It was Earl Ray Monk’s love of marching band music that prompted him to give $100,000 to the Moores School of Music.
Alumni learn quickly that UH is never far from their hearts. It was Earl Ray Monk’s love of marching band music and his admiration for David Bertman, the director of the UH Spirit of Houston marching band, that prompted him to give $100,000 to the Moores School of Music. This gift will be used by the band department and in honor of it, a conference room in the School of Music was recently renamed the Earl Ray Monk Conference Room.
“Fortunately, I’m now able to give,” he muses. Born into humble beginnings—his father passed away when he was just two-years-old and his mother raised four children on a textile mill worker’s salary—he graduated from Regan High School and joined the military. Monk served during World War II and when his military commitment ended, he enrolled at UH with financial assistance provided by the GI Bill. Monk attended the C. T. Bauer College of Business, where he also contributes generously. While still in college, he started working for the Humble Oil and Refining Company, which is now Exxon Mobil.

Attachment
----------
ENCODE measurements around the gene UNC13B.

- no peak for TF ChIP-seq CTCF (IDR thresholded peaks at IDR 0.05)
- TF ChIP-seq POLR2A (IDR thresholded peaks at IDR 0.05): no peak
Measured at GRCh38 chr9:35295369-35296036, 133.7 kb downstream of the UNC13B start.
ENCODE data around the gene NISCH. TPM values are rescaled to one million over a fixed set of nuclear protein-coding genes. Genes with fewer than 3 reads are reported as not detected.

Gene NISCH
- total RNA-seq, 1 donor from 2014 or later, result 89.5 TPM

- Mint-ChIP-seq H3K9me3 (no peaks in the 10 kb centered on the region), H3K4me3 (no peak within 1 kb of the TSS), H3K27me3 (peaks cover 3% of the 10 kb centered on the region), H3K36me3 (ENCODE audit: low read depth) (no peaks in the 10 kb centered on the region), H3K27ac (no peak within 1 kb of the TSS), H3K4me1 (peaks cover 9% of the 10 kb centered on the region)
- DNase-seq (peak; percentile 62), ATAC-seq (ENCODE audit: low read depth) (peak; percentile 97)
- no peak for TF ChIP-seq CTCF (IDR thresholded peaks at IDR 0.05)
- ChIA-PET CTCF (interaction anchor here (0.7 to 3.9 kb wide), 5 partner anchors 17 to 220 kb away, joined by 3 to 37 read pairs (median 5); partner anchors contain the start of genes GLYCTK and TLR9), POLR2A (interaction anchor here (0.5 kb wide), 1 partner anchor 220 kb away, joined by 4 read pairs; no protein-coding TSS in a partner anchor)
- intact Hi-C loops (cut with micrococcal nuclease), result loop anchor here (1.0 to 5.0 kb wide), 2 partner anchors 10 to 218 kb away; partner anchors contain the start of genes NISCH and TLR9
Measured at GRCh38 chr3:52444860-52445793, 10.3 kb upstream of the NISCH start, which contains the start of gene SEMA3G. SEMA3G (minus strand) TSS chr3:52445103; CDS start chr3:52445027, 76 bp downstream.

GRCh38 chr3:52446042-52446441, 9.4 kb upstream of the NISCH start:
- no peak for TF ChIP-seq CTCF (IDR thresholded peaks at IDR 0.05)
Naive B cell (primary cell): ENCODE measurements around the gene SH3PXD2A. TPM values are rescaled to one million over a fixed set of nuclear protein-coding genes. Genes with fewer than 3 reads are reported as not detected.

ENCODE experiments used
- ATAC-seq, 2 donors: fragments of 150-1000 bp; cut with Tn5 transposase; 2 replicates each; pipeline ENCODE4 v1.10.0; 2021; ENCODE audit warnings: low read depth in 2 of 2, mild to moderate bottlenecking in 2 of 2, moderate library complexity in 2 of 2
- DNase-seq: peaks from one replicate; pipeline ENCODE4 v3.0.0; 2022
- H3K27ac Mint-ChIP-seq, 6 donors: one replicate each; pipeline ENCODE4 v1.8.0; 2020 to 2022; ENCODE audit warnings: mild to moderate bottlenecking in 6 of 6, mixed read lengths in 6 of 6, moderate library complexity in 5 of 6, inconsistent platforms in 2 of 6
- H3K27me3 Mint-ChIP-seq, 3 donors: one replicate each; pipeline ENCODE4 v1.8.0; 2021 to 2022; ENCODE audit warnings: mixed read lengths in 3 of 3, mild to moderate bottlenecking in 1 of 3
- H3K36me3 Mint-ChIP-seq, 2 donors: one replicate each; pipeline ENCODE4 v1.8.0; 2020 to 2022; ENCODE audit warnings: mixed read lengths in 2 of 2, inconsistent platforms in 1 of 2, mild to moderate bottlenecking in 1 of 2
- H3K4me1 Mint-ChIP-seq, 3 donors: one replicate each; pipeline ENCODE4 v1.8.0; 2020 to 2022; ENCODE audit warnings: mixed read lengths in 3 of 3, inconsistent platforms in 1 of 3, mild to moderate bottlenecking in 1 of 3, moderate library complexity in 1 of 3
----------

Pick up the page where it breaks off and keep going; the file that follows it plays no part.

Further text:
Like many of UH’s current students, Monk balanced full-time work with his class work and extracurricular activities. He recalls Frontier Fiesta, the student-led spring festival that was established in 1940, as being a fun-filled event that students looked forward to annually.
“Earl Ray Monk is one of the best of the best,” said Lynn Mason, Director of Development. “He gives annually, he leverages his 3-to-1 Exxon Mobil match every year, and he has included significant gifts for UH in his estate plans. He has seen so much during his lifetime and those adventures have turned into great stories that we love to hear!”
Monk credits his decades of accounting experience as the reason he has been such an avid supporter of the University: “When Exxon matches my donation three-to-one, I can’t afford not to contribute to UH,” he says.